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UTU fights Amtrak snow removal waiver

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The UTU, BLET, the Brotherhood of Maintenance of Way Employes Division, the Brotherhood of Railroad Signalmen and the American Train Dispatchers Association have asked the FRA to deny an Amtrak request to waive permanently the existing mandatory and safety-critical functions governing passenger-platform snow removal outside the Northeast Corridor.

The result would be the
scrapping of on-track safety protection for Amtrak employees as well as
contractor employees. Amtrak withdrew an earlier waiver request — also opposed
by the UTU and the others labor organizations — that would have required a
conductor to coordinate platform snow removal to the detriment of the conductor’s
other safety critical functions.

The existing roadway worker
protection provisions Amtrak seeks to scrap are found in the Code of Federal
Regulations, Volume 49, Section 214.335, which describe on-track safety
procedures for roadway worker groups.

Amtrak now is asking that
its employees and contractor employees be permitted to remove snow from station
platforms with no real on-track safety in effect. If granted by the FRA, said
the labor organizations, there would be "no means whatsoever for a roadway
work group to establish on-track safety through the dispatcher or control
operator, establish on-track safety through train coordination or train
approach warning, or otherwise withhold trains from the work area.

"Amtrak seeks to
permanently remove the mandatory and safety-critical functions of the roadway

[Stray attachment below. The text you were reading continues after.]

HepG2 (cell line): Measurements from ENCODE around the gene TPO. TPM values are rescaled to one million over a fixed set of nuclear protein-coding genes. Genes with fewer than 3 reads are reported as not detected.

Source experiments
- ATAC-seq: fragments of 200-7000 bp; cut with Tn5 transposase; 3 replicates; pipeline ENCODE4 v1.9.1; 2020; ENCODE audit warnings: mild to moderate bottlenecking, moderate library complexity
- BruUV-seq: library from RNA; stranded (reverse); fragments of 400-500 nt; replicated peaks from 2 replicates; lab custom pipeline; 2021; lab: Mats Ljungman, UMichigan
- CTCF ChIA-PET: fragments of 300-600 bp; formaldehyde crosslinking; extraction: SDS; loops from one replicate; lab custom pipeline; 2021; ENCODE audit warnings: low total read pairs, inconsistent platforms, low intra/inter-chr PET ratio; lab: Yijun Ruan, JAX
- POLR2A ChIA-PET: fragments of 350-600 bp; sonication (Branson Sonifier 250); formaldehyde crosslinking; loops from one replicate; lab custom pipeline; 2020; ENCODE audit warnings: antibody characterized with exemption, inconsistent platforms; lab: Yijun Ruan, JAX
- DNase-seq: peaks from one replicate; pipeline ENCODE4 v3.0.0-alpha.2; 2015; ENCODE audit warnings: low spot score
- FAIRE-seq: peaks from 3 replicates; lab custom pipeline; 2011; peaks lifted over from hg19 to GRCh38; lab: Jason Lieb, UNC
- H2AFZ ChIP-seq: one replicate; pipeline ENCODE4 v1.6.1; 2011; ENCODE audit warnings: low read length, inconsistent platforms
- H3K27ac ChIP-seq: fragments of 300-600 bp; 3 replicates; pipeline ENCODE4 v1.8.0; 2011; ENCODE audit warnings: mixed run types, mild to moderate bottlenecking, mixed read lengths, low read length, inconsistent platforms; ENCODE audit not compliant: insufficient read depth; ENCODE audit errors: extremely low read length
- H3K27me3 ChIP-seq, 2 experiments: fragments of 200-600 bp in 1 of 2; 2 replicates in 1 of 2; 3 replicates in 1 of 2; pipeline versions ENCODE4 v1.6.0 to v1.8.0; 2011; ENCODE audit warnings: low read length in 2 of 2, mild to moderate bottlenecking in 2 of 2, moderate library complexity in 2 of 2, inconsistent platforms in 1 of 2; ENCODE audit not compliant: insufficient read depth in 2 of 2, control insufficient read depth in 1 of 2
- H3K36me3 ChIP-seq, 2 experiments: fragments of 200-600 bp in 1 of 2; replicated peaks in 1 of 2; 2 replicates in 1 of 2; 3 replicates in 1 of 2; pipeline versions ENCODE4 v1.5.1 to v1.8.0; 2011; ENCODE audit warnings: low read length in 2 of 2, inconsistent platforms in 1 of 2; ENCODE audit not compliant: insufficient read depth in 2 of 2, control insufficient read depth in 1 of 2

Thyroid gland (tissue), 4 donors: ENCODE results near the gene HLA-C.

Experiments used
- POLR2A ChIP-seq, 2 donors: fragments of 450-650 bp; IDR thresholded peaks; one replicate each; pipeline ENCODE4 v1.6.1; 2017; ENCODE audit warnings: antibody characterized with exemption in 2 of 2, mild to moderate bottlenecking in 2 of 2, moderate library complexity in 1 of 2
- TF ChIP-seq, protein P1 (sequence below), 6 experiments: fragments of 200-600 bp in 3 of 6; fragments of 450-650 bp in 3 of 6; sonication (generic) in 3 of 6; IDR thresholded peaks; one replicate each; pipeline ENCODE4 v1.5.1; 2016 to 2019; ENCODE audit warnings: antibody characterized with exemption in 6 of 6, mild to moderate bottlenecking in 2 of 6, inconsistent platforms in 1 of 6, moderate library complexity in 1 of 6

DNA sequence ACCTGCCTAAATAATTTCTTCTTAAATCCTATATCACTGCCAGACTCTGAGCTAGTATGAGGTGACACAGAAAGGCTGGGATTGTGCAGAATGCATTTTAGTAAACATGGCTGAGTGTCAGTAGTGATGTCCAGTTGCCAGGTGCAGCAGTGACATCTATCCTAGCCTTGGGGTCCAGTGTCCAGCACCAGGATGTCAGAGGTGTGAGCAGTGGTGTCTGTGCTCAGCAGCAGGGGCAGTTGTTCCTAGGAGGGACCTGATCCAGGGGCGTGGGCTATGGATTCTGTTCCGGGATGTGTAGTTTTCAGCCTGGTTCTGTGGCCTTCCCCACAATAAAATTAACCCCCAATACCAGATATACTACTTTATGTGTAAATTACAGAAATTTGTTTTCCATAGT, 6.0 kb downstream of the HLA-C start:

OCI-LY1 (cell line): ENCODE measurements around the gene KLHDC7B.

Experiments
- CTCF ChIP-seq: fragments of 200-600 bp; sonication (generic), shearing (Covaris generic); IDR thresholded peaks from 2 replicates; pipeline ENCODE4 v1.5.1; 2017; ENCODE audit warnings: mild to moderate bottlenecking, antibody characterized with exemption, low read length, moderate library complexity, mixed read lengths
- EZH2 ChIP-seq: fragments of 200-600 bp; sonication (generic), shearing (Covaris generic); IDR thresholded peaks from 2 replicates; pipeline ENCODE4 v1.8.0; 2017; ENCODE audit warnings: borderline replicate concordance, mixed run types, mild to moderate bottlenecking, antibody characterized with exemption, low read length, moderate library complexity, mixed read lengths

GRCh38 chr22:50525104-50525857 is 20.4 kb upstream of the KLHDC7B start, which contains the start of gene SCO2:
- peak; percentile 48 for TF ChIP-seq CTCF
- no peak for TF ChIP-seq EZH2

worker in charge from station platform snow removal operations and proposes to
substitute minimal ‘procedures’ for roadway worker groups engaged in snow
removal at high- and low-level passenger platforms nationwide," said the
labor organizations in asking the FRA to deny the Amtrak waiver request.

"Under Amtrak’s waiver
request," said the labor organizations, "Amtrak employees and
contractor employees will perform this dangerous work on passenger platforms in
high-speed territory, utilizing both power tools and hand tools, all while
unsupervised and unprotected by a qualified roadway worker in charge.

"This work, by its
very nature, is most often performed in extreme weather conditions that can
affect a worker’s alertness and judgment. These workers will necessarily be
dressed in heavy winter clothing, which can adversely affect the workers’
vision, hearing, agility, and ability to react to unanticipated danger. Such
extreme working conditions underscore the need for full compliance with federal
on-track safety regulations to protect roadway workers," the labor groups
told the FRA.

 

Additionally, the labor
organizations said, "by removing the roadway worker in charge, the waiver
will severely impede the ability of roadway workers to make a good faith
challenge. First-level good faith challenges are, in virtually all cases,
presented to the designated roadway worker in charge, who is uniquely qualified
and equipped to immediately rectify safety-related matters on-site and in real
time.

 

"The waiver would set
back our joint industry-wide efforts to reduce, and ultimately eliminate, the
unacceptable death toll among roadway workers nationwide," said the labor
organizations.

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